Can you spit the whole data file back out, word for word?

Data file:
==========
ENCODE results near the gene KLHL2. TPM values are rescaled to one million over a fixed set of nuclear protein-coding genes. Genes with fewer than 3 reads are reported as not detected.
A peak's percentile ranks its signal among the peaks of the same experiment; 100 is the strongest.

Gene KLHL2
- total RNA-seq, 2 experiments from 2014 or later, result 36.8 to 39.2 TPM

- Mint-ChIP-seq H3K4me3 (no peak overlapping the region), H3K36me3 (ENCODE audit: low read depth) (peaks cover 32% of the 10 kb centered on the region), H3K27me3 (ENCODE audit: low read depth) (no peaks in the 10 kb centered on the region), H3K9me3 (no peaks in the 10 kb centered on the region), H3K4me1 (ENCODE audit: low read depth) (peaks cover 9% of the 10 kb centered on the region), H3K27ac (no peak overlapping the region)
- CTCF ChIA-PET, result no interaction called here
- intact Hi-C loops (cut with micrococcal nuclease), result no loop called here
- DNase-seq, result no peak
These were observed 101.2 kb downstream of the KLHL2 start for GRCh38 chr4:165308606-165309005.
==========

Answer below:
ENCODE results near the gene KLHL2. TPM values are rescaled to one million over a fixed set of nuclear protein-coding genes. Genes with fewer than 3 reads are reported as not detected.
A peak's percentile ranks its signal among the peaks of the same experiment; 100 is the strongest.

Gene KLHL2
- total RNA-seq, 2 experiments from 2014 or later, result 36.8 to 39.2 TPM

- Mint-ChIP-seq H3K4me3 (no peak overlapping the region), H3K36me3 (ENCODE audit: low read depth) (peaks cover 32% of the 10 kb centered on the region), H3K27me3 (ENCODE audit: low read depth) (no peaks in the 10 kb centered on the region), H3K9me3 (no peaks in the 10 kb centered on the region), H3K4me1 (ENCODE audit: low read depth) (peaks cover 9% of the 10 kb centered on the region), H3K27ac (no peak overlapping the region)
- CTCF ChIA-PET, result no interaction called here
- intact Hi-C loops (cut with micrococcal nuclease), result no loop called here
- DNase-seq, result no peak
These were observed 101.2 kb downstream of the KLHL2 start for GRCh38 chr4:165308606-165309005.